Structural Integrity

99% Invisible is honored to accept a 2015 Third Coast International Audio Festival award for Structural Integrity, a story of architectural engineering gone wrong, and then covertly made right.

third coast international

When it was built in 1977, the 59-story Citicorp Center had a potentially fatal flaw that could have caused the building to collapse during a severe storm, and take out the entire Midtown Manhattan skyline with it. This flaw (and the plan to fix it) was so secret, that even the person who found the problem only discovered the full story decades later.

CitiCorp Tower by Joel Werner

The story, which was later written up as a case study in architectural ethics, went like this: a student doing a project on the newly-completed CitiCorp Center telephoned the structural engineer, William LeMessurier, out of the blue. The student said that LeMessurier had made a grave miscalculation with the building–that he had accounted for the perpendicular winds, but not the quartering winds which hit the building at its corners. Once the latter forces were factored in to the equation, the corrected math was shocking: for every year that CitiCorp Center was standing, there was about a 1-in-16 chance that a storm could hit New York and take it down.

structural integrity diagram
Load diagram via Diane Hartley

Emergency retrofits were made with cooperation of the NYPD, which drew up an evacuation plan spanning a 10 block radius in the event of catastrophic weather. In addition, 2,500 Red Cross volunteers were on standby, and three different weather services employed 24/7 to keep an eye on potential windstorms. With a hurricane on the horizon, workers welded throughout the night, quitting at daybreak just as the building occupants returned to work.

But all of this happened in secret. The public was none the wiser until The New Yorker broke the story of this clandestine operation in 1995.

The student who called LeMessurier, though, was lost to history. Or was he?

Structural Integrity was produced by reporter Joel Werner and 99% Invisible’s own Sam Greenspan.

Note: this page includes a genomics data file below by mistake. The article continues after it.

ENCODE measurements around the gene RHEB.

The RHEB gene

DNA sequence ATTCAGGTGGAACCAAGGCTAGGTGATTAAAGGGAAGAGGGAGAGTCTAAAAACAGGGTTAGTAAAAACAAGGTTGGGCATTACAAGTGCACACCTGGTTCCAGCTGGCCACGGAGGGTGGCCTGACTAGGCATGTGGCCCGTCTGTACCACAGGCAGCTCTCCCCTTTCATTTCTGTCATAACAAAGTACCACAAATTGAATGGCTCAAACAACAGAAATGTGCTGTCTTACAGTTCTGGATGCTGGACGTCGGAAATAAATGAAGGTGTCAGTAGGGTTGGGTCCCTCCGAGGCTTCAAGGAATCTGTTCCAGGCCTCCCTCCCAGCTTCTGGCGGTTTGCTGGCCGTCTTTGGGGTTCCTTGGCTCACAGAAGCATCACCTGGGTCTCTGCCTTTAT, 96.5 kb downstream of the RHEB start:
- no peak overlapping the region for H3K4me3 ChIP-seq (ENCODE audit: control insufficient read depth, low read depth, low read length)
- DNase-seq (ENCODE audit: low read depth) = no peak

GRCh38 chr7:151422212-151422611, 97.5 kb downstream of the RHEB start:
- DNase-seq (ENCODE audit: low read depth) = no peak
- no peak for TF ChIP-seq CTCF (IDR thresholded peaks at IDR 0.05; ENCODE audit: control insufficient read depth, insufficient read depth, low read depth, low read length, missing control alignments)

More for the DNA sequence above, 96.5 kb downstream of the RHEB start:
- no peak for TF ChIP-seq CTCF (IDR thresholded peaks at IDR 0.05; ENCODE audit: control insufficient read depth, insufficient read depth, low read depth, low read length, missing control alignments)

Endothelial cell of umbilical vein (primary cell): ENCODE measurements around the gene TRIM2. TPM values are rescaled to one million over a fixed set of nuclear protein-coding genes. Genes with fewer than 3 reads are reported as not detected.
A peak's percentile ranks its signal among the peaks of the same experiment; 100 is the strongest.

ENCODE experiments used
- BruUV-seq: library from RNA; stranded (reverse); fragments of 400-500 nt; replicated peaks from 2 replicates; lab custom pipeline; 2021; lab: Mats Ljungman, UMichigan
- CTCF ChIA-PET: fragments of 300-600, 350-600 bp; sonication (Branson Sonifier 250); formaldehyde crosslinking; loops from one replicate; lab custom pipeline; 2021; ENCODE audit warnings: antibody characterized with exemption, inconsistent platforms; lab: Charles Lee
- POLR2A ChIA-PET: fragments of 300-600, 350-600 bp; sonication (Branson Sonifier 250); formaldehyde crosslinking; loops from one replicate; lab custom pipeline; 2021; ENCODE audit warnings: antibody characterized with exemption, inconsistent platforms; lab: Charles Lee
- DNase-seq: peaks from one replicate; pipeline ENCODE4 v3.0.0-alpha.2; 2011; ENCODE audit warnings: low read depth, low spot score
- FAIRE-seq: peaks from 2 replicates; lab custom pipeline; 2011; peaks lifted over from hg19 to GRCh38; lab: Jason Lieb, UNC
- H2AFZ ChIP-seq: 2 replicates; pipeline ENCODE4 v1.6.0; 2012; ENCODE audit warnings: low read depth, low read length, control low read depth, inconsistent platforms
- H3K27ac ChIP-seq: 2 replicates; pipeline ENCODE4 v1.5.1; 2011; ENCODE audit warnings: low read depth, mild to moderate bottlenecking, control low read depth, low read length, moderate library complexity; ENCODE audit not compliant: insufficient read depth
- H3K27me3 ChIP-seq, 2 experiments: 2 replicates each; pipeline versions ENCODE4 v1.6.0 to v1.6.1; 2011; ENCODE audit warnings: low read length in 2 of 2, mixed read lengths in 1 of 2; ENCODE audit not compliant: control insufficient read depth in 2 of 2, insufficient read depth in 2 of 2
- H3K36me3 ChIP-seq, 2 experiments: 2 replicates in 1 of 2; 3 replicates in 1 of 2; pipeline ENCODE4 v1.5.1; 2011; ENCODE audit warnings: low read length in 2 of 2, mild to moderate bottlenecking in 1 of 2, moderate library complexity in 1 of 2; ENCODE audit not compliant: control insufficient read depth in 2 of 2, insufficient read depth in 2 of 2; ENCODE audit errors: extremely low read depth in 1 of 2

Among the eight other awards given out, two other Radiotopia shows also winners. Categories for each winner will be announced later this month during an award ceremony at the Filmless Festival in Chicago. Listen to the two other Radiotopia recipients of this year’s Third Coast awards below.

topia mini

695BGK was produced by Lauren Spohrer and Phoebe Judge for Criminal

The Living Room was produced by Briana Breen with editing, mixing and scoring by Brendan Baker for Love + Radio



Joel Werner (@joelwerner) is an Australian science journalist/radio producer living and working in Brooklyn, NY, Joel has produced for the likes of WNYC, BBC Radio 4, BBC World Service, and ABC RN. He is responsible for a podcast he calls “an occasional non-narrated storytelling mixtape;” you can subscribe to Your Own Voice here. He also does sound design for the wonderfully quirky PBS Digital show, Brain Craft.

  1. So happy for you all. Well deserved. I am so glad one of my favorite episodes won! Thanks for posting the other two winners. The Criminal story happened minutes from my house, and I had caught the Love + Radio story on PRX chanell 123 on Sirus, All I can say is WOW what a moving story.

  2. Okay I have a serious question: Why didn’t they just design the structure using the same placement of the stilts but with the upper portion of the building rotated around 45ยบ? That way the corners would line up with the legs, giving the structure the same “4-legged table” design we all know and love. Was it really that important to have the sides of the building parallel to the streets? Or could they just not spare having 50% less floor space?

    1. Will Shea

      Because that building wouod have a far smaller footprint and would be a less efficient usage of space. Try drawing a diagonal square inside of another square. See how much less area it fills.

  3. Lucas

    As a fan from Brazil, I want to congratulate you guys for one of your best episodes. I was unbelievably scared of a tragedy that we know never happened. It was a well deserved award, thank you for telling this story.

  4. Amanda

    I am a civil engineer and I remember hearing this story and a recording of LeMessuir’s speech at MIT in one of my structural design classes (about 5 years ago). The focus for the day was engineering ethics. I was fascinated by the story, but I remember being completely confused about how the student who brought up the corner winds was never searched out or given some kind of recognition! How could this person remain anonymous?? This episode was so satisfying to me for that reason. I’m extremely glad that Diana finally got the recognition she deserved, and I of course am also thankful that this potential catastrophe was averted. Great episode!!

  5. Laura

    This is quite possibly the coolest podcast story i have ever heard. the award was totally well-deserved.

  6. Ben

    Why do the article and podcast refer to the student as a he? Diane Hartley was identified long before this article was published.

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